Ceracolors wax paint (part II)

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As promised, I am continuing my review of Ceracolors wax paint. Above is the completed test painting done on an untreated cradled wood panel. In my review part I, I tested the paint on some acid-free mat board. I really liked the way it handled and had no problems adjusting to its characteristics.

Today, my review continues with how the paint handles on the untreated wood panel. I applied Ceracolors in Titanium White straight onto the small scrap panel with a palette knife as a background. It kinda looks like vanilla frosting and it spreads easily like it, too. 😋

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Afterwards, I applied heat with a heat gun while the paint was still wet and noticed some bubbling.

When working with hot wax (encaustic) on untreated wood, there is always some off-gassing. This is because wood is always in various states of fluctuation, adjusting to the moisture level in the atmosphere. This fluctuation causes little pits to form in the molten wax and is inconsequential with regard to the structural integrity of the encaustic art work.

In the case of Ceracolors, I am working with a water miscible wax paint. As the paint dries and moisture evaporates, the paint forms cracks and flakes off slightly. This is bad news regardless of how cool the cracked texture looks in some parts. I’m hoping this problem will be resolved with the application of encaustic gesso (keeping fingers crossed and I will do another review that includes the results). The application of gesso on a substrate is standard practice in oil and acrylic painting.

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Now onto the good part. As you can see with the little abstract test piece, you can get some really neat effects. You can apply the paint thickly straight out of the tube for impasto. You can water it down and get light watercolour effects. And you can use sgrafitto technicque and scratch into the paint without waiting a long time for paint to dry. The sgrafitto technique produces white lines or pointillist effects in my piece. The little white dots and lines were made by just scratching in with a sharp metal wire. I love the fact that you can do this, and in some of my watercolour paintings I have used white acrylic paint to get the same effect.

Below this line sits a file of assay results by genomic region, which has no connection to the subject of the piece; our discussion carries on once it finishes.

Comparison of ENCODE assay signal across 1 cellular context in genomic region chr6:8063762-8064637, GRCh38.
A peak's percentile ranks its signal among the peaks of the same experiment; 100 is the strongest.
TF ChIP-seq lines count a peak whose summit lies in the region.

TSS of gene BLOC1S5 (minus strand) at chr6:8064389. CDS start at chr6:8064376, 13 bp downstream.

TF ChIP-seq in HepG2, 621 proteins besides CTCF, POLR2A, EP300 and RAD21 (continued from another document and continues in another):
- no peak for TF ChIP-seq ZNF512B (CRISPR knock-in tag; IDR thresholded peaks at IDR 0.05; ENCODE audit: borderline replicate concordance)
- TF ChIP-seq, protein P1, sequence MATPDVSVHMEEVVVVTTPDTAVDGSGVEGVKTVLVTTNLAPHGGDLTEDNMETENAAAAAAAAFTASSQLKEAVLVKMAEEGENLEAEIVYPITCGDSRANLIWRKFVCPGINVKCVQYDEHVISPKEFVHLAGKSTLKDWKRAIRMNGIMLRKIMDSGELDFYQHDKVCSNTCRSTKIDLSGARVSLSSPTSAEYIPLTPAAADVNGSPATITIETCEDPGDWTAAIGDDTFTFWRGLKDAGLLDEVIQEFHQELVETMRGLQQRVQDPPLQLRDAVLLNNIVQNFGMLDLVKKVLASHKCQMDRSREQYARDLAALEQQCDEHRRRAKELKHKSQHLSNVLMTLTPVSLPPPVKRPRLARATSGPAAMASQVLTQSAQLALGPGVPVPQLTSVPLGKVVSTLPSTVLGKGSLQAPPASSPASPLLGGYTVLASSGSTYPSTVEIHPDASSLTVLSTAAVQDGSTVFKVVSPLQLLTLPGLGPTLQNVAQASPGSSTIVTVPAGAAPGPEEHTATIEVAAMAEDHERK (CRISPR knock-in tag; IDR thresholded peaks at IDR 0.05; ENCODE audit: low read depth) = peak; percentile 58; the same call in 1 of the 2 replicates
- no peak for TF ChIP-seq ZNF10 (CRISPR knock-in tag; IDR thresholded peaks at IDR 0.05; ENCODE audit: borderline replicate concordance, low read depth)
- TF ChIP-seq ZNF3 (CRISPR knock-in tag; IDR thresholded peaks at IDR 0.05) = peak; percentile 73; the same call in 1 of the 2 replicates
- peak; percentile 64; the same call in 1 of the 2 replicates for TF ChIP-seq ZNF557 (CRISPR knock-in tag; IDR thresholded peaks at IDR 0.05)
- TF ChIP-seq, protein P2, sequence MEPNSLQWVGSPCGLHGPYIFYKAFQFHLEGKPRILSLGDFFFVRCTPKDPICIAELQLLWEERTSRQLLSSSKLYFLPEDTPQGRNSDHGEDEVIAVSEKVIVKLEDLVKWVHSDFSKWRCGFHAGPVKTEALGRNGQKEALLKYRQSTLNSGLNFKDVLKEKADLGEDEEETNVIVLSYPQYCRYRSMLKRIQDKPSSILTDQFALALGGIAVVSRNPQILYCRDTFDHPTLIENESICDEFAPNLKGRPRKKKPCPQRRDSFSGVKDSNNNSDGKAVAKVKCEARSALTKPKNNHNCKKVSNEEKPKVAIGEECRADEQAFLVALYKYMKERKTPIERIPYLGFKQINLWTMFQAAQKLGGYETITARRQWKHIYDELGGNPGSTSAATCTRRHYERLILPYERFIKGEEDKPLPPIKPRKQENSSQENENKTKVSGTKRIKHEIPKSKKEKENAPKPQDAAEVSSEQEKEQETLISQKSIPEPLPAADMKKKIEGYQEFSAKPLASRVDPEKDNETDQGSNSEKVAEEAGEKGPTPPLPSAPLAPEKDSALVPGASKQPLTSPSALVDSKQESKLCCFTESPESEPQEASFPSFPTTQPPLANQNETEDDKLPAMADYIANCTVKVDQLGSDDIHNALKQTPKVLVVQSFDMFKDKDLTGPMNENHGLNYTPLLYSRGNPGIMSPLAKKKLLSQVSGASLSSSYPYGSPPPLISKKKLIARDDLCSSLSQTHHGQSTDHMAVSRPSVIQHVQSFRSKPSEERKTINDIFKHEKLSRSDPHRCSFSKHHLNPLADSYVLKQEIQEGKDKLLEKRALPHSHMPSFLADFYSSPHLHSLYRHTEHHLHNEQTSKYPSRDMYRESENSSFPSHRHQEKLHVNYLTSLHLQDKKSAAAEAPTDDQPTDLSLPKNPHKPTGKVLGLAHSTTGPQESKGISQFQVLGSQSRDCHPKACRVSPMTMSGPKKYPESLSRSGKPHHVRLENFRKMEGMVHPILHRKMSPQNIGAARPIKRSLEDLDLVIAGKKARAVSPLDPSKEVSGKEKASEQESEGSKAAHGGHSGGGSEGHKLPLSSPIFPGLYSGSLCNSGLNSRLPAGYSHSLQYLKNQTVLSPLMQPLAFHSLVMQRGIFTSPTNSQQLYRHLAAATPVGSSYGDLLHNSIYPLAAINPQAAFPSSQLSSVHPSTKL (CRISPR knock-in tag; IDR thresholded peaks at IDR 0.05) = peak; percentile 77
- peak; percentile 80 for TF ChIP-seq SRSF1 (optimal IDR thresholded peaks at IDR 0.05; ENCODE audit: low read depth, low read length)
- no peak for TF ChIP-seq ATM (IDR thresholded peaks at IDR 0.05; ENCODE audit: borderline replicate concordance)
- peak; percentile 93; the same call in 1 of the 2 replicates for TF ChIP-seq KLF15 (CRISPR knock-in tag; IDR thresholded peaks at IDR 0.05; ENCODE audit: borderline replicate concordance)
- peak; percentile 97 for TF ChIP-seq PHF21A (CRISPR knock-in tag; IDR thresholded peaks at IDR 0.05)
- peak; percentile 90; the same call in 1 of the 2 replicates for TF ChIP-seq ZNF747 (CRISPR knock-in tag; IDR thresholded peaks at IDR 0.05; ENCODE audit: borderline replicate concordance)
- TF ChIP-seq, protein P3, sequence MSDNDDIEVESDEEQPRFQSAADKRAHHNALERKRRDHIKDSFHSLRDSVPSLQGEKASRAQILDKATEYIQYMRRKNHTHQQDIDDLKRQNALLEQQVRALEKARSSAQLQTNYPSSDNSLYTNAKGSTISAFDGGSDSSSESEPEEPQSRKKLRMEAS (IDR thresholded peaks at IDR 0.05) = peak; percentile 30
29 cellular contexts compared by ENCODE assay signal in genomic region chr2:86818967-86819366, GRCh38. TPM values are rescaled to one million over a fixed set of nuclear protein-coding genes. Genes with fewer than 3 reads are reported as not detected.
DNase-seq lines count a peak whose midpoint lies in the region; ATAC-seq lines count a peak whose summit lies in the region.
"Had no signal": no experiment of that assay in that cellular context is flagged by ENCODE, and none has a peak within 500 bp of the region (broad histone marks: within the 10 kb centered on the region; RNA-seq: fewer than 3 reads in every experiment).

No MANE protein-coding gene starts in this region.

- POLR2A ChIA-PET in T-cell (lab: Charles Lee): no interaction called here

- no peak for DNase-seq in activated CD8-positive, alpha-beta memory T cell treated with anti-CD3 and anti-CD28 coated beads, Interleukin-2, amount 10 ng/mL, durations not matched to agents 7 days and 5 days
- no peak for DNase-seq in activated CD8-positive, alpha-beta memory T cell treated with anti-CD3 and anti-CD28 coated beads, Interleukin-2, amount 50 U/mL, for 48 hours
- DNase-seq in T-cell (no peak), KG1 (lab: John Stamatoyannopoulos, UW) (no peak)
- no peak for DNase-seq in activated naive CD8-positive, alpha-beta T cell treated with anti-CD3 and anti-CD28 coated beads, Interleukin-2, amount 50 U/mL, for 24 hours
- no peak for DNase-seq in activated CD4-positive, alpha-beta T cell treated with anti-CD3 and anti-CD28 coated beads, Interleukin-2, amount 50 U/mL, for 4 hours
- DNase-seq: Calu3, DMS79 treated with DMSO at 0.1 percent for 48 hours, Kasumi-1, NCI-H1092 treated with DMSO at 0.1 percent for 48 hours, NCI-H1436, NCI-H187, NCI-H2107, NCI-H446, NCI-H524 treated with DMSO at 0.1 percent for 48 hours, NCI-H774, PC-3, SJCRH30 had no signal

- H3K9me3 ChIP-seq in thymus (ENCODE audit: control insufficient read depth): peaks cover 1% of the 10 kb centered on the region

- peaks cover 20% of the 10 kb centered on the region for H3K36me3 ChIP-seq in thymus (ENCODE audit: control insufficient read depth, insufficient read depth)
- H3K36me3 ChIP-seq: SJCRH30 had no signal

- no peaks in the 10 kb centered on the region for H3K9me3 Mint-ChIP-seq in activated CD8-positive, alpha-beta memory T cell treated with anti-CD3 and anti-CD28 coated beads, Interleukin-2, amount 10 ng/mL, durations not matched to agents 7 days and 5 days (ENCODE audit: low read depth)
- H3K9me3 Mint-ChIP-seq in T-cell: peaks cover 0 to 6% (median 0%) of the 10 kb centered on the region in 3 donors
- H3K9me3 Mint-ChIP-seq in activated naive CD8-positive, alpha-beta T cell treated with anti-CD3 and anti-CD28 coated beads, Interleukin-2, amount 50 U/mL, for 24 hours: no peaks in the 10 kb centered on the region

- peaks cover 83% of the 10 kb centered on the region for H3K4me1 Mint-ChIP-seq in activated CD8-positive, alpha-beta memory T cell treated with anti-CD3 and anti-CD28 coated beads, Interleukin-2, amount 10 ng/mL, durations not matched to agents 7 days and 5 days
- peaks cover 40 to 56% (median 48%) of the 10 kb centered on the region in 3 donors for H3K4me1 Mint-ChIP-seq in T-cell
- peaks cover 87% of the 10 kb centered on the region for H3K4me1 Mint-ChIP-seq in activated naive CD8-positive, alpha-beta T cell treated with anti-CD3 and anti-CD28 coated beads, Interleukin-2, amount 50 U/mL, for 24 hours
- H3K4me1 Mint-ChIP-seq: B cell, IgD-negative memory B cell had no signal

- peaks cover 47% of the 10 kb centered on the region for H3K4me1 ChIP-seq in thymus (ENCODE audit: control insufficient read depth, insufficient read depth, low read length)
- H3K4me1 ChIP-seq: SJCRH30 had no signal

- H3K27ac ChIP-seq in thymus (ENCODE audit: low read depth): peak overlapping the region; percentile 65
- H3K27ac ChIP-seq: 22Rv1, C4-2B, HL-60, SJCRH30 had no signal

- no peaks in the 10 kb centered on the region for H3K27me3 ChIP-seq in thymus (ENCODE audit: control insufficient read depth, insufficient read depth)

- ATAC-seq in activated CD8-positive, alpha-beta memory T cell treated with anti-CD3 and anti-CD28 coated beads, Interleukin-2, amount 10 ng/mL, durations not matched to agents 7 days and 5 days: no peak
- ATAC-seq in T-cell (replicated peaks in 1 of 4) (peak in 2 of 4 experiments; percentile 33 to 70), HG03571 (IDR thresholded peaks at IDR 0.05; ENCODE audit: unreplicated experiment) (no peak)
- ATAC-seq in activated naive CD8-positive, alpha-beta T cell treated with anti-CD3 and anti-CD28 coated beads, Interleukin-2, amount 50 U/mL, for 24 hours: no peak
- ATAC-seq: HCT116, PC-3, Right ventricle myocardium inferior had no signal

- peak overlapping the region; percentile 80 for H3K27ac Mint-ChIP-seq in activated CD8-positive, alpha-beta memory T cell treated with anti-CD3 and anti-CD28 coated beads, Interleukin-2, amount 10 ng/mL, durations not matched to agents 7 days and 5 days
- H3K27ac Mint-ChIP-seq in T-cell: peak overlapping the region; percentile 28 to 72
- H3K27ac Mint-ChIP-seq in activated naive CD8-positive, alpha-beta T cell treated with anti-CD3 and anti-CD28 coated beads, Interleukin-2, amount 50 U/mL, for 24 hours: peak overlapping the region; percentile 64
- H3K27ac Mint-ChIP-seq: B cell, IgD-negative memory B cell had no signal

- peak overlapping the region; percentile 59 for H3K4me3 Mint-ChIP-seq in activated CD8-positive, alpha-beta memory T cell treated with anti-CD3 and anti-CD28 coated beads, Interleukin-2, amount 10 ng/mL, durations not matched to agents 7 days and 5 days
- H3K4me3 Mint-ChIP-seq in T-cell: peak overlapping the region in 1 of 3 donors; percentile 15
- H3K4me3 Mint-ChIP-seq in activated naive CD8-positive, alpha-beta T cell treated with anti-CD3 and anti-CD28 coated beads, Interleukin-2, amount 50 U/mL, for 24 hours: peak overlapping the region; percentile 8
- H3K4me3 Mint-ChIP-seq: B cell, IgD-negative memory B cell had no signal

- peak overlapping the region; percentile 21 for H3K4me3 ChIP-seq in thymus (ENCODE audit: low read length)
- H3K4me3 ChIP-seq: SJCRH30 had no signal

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Below is another detail in close-up:

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I am very excited and look forward to discovering many more things that you can do with this versatile paint. I’ll keep you posted.

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Oil painting study: “acrylic orange”

A while back, I was experimenting with paint. I loved the look of oil paint but hated the smell of it. My limited exposure to oils was when I was in high school (a very long time ago), I think the brand was Grumbacher. It was the traditional type of paint that came in a tube, made with linseed oil and you needed solvents to modify and clean it up. It turned me off of oils completely.

Now we have many more options: some oils are water miscible, some are made with safflower oil and some are made with walnut oil like M. Graham. I can attest to M. Graham having no offensive odour at all. Suddenly, there are opportunities for working in oil. If any of you had the same experience, rejoice!

Below is a small study I did with acrylics to emulate an oil painting. It does not have varnish on it yet (the varnish would deepen and saturate the colours to make it look more like oils). In this study, I was aiming for a chiaroscuro effect through the contrast of highlights and shadows; this effect would also aid in its composition and singular subject matter:

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